We can use shorthand for the series of multiplications using the mathematical operator called bang, denoted by an exclamation mark(!). So calculating a 6 stop TSP gives us:
It's easy to see that the number of possibilities grows extremely quickly for every additional location added to the initial problem. That's what makes route optimizations so difficult.
By the time you attempt to tackle real world problems the numbers are astronomical.
Consider a very small delivery company consisting of a single vehicle. It has to deliver packages to 50 locations on Monday. Working out how many possibilities there are is given by:
That's a lot of possibilities for a computer to check. Let's state this another way for perspective.
In the real world, companies tend to operate fleets of vehicles. By the time you attempt to tackle these problems the numbers become so astronomical as to be meaningless to humans. Consider the example of a small delivery company operating 5 vehicles with 100 locations to visit in a single day. The calculations for this problem are given by:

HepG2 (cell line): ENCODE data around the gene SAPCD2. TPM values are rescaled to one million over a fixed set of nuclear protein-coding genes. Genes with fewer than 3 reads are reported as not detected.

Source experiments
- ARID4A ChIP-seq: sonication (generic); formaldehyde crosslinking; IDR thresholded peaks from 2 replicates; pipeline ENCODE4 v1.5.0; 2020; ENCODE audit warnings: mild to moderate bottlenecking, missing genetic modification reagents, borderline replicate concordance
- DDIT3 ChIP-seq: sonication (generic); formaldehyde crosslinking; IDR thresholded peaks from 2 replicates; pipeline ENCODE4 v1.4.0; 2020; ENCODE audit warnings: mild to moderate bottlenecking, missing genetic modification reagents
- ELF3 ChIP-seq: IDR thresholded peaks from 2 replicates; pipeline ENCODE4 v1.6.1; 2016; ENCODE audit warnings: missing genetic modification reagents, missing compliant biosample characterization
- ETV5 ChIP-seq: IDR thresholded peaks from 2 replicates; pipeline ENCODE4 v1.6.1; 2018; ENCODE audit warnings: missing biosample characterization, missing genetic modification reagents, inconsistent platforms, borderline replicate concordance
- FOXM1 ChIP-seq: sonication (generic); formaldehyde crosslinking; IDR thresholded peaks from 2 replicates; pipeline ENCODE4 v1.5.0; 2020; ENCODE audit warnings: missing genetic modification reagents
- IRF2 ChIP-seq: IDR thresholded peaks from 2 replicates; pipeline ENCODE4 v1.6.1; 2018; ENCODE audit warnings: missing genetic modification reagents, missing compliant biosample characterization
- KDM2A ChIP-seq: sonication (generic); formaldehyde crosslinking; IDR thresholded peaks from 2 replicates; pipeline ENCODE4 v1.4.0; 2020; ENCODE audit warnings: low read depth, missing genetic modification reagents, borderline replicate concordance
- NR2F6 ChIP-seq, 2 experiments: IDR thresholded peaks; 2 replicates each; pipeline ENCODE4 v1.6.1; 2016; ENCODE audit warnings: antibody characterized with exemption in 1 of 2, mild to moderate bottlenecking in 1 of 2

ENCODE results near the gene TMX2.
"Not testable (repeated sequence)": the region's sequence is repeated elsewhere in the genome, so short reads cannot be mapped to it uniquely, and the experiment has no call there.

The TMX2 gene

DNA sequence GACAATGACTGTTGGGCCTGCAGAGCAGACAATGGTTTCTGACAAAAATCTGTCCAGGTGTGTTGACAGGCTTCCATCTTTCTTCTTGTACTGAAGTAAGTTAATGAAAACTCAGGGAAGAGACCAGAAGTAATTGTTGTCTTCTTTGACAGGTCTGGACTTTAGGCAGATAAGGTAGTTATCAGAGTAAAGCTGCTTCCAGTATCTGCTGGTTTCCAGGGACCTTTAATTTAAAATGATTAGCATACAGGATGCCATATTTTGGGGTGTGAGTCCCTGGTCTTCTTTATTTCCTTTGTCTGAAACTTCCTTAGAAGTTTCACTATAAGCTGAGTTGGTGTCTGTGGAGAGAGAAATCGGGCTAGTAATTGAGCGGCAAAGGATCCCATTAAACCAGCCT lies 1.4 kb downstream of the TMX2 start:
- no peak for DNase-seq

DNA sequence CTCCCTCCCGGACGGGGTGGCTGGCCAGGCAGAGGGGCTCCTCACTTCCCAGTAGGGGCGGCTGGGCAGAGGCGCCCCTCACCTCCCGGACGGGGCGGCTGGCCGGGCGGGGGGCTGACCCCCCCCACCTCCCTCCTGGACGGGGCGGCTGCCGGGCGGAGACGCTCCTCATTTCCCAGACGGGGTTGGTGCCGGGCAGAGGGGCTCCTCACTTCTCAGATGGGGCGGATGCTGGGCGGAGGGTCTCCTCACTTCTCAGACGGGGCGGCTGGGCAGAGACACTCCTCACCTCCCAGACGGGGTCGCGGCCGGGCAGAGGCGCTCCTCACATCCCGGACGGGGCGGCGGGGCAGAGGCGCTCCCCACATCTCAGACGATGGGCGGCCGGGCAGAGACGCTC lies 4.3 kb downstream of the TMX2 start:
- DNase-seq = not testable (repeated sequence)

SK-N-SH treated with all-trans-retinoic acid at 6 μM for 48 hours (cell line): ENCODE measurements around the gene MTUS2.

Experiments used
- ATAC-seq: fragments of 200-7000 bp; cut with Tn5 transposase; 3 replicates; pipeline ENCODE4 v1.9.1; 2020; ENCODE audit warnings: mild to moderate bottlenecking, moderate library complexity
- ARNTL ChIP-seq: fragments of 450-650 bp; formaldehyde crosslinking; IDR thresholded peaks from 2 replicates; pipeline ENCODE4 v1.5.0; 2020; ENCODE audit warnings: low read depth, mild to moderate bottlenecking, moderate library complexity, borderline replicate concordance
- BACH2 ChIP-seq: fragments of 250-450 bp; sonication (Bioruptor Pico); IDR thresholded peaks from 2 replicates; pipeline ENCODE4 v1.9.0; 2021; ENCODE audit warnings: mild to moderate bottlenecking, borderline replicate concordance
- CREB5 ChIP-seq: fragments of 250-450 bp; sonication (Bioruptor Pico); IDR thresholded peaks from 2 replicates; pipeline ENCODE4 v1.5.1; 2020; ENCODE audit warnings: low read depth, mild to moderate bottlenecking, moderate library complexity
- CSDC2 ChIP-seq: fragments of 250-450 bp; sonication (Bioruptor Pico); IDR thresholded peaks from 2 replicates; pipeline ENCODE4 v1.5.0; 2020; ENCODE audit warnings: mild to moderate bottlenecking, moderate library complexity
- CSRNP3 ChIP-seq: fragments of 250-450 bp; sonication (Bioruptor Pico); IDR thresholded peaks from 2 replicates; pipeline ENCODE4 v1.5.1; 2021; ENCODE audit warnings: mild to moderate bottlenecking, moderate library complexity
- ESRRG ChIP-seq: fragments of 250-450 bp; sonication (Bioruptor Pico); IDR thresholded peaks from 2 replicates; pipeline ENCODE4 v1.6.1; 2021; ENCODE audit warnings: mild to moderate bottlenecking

where V is the number of vehicles (5) and L is the number of locations (100). Plugging in these numbers gives us:
That number is so big we really need to wonder how long it would take a really fast computer to check each permutation in order to find the optimal route.
The SUMMIT supercomputer built by IBM for the Oak Ridge National Laboratory has the fastest processing capability in history (for now). This is measured in something called FLOPS, which stands for Floating Point Operations Per Second.